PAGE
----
Why are women walking away from leadership?


The barriers for women to succeed in leadership are many and varied.
Image source: Getty Images

A recent Women in the Workplace report from Leanin.org and McKinsey, found that women leaders are leaving their roles and switching jobs at the highest rate ever, and at a higher rate than men[1].

It’s widely accepted that diversity in leadership comes with clear business benefits, so this drain of female leadership talent leads to negative consequences for companies struggling to hold onto their talented women. And it’s no secret that women are already significantly underrepresented in leadership roles – in Australia just 6% of ASX300 CEOs and 26% of executive leadership roles are held by women[2].

But this is not about a lack of ambition, or for want of trying.

The fact remains, the barriers for women to succeed in leadership are many and varied. The reality of life at the top still doesn’t factor in the pressures on women which make them more vulnerable to burnout, so they’re left stretched, unfilled and wondering: is this it?

For female leaders, it’s no longer a case of if we can’t see it, we can’t be it. It’s that women can now see it, but they don’t want to be it. The version of leadership that’s being served, just isn’t appealing.

Our societal expectation of gender norms is also keeping the brakes on for women aspiring to leadership, with women still carrying out the majority of domestic labour, and gender expectations influencing the education, workforce participation and career trajectories of both women and men.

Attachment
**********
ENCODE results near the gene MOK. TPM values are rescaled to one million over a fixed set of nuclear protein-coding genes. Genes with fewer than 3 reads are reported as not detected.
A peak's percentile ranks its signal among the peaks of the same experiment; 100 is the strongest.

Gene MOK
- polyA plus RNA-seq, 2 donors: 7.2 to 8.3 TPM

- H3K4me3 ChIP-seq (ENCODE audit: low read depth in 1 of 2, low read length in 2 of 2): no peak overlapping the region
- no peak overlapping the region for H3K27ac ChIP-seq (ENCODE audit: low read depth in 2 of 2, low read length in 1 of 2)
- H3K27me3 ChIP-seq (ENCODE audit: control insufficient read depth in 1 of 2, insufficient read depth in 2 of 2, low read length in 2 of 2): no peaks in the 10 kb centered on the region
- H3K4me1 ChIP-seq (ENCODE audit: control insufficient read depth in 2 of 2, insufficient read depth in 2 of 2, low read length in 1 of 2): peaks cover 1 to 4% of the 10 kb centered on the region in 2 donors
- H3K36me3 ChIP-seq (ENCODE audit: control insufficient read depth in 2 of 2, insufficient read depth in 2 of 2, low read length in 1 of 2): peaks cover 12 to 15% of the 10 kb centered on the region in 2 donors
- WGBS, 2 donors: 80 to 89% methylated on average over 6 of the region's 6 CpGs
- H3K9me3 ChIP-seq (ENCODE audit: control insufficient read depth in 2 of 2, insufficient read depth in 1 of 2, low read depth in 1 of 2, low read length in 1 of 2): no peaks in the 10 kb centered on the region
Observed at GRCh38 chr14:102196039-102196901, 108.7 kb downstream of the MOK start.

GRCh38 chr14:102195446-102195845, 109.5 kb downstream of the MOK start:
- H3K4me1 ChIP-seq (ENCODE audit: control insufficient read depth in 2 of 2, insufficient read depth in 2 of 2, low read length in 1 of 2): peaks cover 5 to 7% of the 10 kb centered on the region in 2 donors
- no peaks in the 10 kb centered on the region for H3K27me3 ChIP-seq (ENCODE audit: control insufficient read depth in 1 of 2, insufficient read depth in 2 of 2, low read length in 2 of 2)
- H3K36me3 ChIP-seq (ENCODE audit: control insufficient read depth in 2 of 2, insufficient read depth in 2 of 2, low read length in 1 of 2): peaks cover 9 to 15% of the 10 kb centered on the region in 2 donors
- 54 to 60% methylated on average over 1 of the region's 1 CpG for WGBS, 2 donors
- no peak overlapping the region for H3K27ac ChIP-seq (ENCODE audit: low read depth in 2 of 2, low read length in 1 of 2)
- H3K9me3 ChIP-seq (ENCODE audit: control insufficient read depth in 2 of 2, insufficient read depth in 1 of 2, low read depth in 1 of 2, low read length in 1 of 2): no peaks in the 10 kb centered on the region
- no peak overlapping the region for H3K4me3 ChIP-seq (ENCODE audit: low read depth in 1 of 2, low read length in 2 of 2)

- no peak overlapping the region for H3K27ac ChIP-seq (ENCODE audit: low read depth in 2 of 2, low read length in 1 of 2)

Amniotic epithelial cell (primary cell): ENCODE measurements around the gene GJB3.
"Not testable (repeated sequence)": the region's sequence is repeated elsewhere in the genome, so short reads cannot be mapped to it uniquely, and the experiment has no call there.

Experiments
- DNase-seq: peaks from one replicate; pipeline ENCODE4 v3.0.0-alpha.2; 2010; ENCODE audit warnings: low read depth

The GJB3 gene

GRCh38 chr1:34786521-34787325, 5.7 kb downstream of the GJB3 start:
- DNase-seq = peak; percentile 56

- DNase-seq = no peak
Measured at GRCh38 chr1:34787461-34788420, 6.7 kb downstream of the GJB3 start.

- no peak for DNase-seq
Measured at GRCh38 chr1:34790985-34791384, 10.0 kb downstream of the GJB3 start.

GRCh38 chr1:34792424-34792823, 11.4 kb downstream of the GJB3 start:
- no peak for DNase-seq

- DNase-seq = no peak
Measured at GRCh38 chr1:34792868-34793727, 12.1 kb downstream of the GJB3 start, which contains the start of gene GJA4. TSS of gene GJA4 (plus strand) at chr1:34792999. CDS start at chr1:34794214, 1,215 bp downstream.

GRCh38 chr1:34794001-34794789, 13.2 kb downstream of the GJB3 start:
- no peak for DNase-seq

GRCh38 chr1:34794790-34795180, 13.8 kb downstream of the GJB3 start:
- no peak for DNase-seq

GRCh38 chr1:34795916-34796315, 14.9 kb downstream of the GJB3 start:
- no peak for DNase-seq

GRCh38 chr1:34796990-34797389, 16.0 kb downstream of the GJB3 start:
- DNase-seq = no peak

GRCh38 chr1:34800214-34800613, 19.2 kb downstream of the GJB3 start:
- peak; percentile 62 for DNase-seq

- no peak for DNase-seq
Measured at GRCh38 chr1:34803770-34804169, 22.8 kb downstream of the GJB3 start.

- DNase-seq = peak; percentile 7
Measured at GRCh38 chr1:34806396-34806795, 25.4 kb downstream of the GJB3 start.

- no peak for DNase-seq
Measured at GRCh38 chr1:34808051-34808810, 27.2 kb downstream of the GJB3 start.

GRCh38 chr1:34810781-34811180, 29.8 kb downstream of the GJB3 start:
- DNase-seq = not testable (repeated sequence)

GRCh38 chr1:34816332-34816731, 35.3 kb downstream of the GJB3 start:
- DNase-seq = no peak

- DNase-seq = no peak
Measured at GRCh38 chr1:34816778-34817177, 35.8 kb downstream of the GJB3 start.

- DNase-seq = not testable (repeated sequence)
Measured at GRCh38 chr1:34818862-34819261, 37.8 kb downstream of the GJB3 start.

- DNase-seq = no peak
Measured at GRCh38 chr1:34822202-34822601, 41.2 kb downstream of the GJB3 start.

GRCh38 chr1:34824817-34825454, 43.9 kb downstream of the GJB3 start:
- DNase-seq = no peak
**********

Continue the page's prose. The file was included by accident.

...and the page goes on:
So, how can companies tap into female leadership talent, create sustainable leadership pathways, and build a truly inclusive culture?

Start with a vision

Thinking of diversity, equality and inclusion (DEI) as an add-on or a nice to have for your company is missing the point. DEI needs to be factored into every level of an organisation if it’s truly going to succeed, and this starts with leadership.

Having a leadership team with a clear vision that’s aligned to your business values, means a senior team who are willing to truly go on the journey towards inclusion. Walking the walk, not just talking the talk.

Instead of putting DEI in the too-hard basket, or assigning it to middle-managers who see it as another thing on their to-do list, start with your strategic objectives, and make DEI a part of each of these.

How can you embed it into every department and business action? From onboarding to offboarding, and every stage of the employee lifecycle? DEI should be a factor in your annual reporting, in your employee handbooks, and in every project and business metric.

If it’s embedded in your business culture as an ongoing conversation, you’re more likely to succeed in achieving better representation and loyalty at every employee level.

This vision is also key when building capacity into your teams. In my work, I’ve found that when teams are given autonomy, resources and leadership support, they are able to create their own guidelines for how they want to operate, inline with the business’s vision.